Is this secure email?

gvisoc

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Gotcha, thanks do you have a VPS you recommend or place to start on this?
The domain is, or can be, a separate thing from the hosting.

What I did was to purchase the domain somewhere with a proper DNS control panel (personally I use Cloudflare, which is very cheap -- US $8.57/year for a .com), and then create DNS records to point the mail extensions to your hosting, which can be managed by third parties or on a VPS. You can point the mail extensions of the DNS to a VPS, and the web to others. It's quite flexible.

All my email hostings are managed by third parties on which I trust, so I will leave the VPS part of the set up for others to recommend.
 


f33dm3bits

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If you don't have any experience setting up and hosting your own mailserver than you will have an easier time using a trusted third-party as mailhosting provider, it will take a lot of time if you haven't done it before.
 
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gvisoc

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Ok I am confused on this issue. When you send protonmail to a NON-protonmail person, it gives you the option of an encryption password. Doesn't this mean by default, most email across different domains is NOT encrypted? Like protonmail to randomsite.com?
What happens is that the mail protocols use best effort encryption and the TLS encryption only works in transit. If your message trip has several legs, there's no warranty that a given network equipment (e.g.: a gateway), won't terminate the TLS tunnel to create another one.

In that "in between" gap between TLS tunnels, your email is cleartext. It can end in a log, in a cache,...

With end to end encryption (protonmail's or PGP based) you encrypt the message before the TLS tunnel, so it never is shown in cleartext until it reaches the destination user's email client.

What protonmail does is:
  1. Encryption at rest, using a zero knowledge model. Only you can decrypt your inbox. This is always active and it means that you can trust on the email storage.
  2. If the destination is a protonmail address, it will give you transparent end to end encryption that also includes the email metadata (destination and source email addresses, subject,...) and not only the body.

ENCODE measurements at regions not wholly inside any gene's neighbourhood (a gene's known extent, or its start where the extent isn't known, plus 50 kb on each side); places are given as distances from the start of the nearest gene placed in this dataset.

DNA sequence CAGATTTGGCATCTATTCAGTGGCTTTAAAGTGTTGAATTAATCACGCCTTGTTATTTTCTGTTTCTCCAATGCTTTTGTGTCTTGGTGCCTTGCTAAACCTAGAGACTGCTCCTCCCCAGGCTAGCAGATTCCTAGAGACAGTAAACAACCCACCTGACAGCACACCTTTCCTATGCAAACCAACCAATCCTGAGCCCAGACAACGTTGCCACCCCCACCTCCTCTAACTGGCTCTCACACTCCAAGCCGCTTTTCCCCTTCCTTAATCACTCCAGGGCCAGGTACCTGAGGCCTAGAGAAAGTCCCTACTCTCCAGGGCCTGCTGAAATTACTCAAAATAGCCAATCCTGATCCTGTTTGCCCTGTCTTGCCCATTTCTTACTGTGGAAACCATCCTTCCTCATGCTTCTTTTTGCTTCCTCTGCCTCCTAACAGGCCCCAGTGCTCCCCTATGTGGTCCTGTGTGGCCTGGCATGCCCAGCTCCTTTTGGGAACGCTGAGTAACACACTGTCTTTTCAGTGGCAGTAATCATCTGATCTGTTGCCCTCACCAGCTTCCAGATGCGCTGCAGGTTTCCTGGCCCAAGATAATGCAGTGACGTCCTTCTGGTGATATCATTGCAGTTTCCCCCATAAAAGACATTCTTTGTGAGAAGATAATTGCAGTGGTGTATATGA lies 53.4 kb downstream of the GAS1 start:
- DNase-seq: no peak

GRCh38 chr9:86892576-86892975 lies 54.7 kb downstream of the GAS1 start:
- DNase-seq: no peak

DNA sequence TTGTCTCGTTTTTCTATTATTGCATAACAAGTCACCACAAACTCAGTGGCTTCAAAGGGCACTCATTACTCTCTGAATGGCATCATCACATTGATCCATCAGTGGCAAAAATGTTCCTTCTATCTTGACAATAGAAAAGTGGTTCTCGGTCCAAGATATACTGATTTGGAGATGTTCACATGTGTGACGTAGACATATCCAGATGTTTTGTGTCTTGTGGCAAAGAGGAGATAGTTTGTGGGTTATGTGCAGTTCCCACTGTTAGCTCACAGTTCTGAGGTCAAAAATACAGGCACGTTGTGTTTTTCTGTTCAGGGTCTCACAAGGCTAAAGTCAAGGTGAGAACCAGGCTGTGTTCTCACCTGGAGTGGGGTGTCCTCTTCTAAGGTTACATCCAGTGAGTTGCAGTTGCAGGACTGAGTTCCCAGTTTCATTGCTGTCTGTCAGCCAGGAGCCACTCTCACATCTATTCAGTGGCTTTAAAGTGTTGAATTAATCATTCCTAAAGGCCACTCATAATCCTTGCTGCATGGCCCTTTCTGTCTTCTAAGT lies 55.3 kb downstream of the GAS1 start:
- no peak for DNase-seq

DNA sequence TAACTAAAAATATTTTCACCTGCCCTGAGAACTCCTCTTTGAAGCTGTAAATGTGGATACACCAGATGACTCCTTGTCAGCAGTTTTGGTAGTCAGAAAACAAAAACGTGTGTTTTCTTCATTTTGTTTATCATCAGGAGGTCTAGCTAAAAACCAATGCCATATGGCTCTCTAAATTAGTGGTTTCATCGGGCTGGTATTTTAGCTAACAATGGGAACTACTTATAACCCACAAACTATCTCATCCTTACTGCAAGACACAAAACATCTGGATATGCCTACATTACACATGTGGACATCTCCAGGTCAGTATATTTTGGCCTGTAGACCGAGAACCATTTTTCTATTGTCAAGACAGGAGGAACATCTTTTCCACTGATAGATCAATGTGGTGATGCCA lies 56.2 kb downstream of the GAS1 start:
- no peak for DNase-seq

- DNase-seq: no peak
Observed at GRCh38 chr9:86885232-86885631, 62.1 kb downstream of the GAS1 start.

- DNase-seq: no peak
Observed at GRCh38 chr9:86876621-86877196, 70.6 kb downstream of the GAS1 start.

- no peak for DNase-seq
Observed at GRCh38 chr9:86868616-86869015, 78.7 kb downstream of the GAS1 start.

3. If the destination is not a protonmail address, you can:
    1. apply that thingie thing of a password you mentioned. In this case, what is really sent is an email with a link to a static page with your message, that never leaves protonmail.com. The destination can click the link and input the password. That is proven to be inefficient and super confusing, because unaware recipients can think that it's a phishing email, even if you've sent them a password through an unrelated channel. Clicking a link that asks for a password! Ha!
    2. Use PGP / GPG Encryption if the destination has a PGP key available. Few people has.
    3. Use protonmail as a regular email provider and do not send sensitive information.
In general, 3.3 defines the 99.999% of the cases and "do not send sensitive information" should be taken as a hard rule. Email, as a service, is designed very poorly and has the same level of privacy as a postcard (those picture things that do not have an envelope).
 

kc1di

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I've used Proton mail and what has been said is true just don't use email for sensitive communications. There are other much more secure means for that. Proton provides a good service. and it's fairly secure for most normal things.
 

KGIII

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Ok I am confused on this issue. When you send protonmail to a NON-protonmail person, it gives you the option of an encryption password. Doesn't this mean by default, most email across different domains is NOT encrypted? Like protonmail to randomsite.com?

If I'm reading correctly (I do not use their services) it's encrypted by default and you must manually choose to send it in plain text. Being sent in plain text is different than yesteryear, in that it's still encrypted during transit (with any reputable service). So, most people use the defaults in all applications. One could make a reasonable assumption that their mail is encrypted the entire time

The person that opens it at the other end is perfectly free to do whatever they want with it. Including publishing/sharing it in plain text and unencrypted.
 
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